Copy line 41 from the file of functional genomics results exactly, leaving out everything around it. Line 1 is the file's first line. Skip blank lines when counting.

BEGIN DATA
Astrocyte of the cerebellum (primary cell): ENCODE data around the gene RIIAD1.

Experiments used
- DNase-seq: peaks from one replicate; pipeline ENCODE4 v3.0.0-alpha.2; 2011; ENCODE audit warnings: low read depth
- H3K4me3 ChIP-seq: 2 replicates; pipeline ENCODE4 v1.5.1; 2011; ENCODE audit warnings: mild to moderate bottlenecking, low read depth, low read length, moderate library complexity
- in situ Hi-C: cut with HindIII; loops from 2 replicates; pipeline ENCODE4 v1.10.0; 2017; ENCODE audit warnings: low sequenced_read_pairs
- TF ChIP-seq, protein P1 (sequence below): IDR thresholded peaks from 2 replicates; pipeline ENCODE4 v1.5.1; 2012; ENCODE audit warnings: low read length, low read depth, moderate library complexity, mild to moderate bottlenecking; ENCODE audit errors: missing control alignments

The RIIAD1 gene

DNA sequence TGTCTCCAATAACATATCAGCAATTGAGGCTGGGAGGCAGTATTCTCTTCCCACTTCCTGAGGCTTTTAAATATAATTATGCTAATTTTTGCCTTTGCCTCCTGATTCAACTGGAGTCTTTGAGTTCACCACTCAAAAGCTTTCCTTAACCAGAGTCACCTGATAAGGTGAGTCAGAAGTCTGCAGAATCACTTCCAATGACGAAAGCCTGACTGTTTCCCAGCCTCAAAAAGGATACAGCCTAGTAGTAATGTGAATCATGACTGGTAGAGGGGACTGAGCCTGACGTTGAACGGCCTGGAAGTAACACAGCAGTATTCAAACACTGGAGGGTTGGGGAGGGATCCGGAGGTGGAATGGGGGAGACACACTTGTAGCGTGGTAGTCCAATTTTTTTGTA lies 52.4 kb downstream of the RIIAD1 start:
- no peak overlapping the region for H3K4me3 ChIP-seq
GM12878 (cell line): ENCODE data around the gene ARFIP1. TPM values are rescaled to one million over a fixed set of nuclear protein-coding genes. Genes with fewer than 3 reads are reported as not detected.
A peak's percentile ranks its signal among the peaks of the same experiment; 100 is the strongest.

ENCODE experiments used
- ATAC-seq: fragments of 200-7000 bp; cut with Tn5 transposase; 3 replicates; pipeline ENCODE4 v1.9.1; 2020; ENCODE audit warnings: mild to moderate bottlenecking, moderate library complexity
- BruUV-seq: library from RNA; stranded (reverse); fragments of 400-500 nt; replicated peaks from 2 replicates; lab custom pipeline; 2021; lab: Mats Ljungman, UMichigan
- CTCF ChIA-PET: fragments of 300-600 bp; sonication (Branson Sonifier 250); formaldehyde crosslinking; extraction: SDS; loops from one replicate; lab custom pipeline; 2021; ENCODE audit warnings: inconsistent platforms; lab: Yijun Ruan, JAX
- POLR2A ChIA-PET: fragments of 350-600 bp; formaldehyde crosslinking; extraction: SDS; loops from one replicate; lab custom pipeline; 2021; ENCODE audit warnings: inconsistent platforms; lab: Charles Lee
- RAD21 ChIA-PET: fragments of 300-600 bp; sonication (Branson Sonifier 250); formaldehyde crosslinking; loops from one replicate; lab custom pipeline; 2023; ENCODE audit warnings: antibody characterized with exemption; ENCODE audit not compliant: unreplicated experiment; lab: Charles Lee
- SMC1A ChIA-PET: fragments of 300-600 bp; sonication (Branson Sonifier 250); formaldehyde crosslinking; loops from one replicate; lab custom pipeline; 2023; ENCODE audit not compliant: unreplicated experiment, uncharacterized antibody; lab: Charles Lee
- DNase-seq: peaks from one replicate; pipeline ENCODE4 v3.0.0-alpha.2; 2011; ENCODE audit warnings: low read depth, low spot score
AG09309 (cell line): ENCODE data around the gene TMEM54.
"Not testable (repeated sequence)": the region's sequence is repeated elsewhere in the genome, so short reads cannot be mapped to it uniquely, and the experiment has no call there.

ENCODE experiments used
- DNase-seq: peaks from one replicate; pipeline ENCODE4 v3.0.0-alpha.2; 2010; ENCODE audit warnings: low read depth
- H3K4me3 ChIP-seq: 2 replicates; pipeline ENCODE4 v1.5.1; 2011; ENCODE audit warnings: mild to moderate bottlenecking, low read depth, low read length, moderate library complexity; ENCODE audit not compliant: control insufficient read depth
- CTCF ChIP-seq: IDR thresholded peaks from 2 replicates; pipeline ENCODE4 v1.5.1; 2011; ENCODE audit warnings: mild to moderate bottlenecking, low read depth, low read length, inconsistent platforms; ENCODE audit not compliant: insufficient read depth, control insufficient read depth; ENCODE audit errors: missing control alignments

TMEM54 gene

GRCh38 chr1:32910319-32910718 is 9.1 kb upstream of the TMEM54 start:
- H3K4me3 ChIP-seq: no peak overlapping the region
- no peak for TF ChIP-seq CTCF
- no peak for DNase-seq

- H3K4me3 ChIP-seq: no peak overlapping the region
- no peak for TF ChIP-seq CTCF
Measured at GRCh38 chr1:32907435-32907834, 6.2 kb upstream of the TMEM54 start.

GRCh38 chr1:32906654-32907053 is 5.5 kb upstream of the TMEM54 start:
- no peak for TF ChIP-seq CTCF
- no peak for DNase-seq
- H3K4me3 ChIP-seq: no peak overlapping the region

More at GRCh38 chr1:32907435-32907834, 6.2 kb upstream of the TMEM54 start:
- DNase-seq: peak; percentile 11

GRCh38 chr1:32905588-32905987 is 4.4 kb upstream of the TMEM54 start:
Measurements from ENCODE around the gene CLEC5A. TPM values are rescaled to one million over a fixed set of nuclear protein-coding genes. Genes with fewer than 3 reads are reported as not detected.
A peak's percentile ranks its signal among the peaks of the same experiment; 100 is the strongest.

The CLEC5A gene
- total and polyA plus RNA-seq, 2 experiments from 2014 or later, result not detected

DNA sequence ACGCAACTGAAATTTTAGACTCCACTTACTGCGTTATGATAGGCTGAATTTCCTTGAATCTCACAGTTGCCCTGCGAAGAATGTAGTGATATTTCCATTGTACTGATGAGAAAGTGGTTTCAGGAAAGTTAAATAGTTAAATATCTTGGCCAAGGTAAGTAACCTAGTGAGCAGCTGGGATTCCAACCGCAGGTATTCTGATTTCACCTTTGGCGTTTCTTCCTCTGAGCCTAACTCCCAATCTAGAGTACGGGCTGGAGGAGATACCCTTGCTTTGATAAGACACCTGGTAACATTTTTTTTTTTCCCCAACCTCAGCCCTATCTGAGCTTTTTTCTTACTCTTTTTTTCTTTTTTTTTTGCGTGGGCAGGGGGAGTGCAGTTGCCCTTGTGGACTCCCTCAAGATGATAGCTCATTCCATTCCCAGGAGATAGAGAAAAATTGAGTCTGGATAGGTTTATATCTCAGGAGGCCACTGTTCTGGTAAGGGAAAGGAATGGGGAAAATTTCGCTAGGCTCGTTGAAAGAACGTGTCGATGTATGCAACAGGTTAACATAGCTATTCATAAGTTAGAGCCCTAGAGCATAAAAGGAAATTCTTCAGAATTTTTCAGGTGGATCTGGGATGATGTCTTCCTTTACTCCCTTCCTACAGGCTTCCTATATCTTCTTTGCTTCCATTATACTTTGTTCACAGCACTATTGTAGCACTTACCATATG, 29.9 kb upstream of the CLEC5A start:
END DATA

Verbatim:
Measurements from ENCODE around the gene CLEC5A. TPM values are rescaled to one million over a fixed set of nuclear protein-coding genes. Genes with fewer than 3 reads are reported as not detected.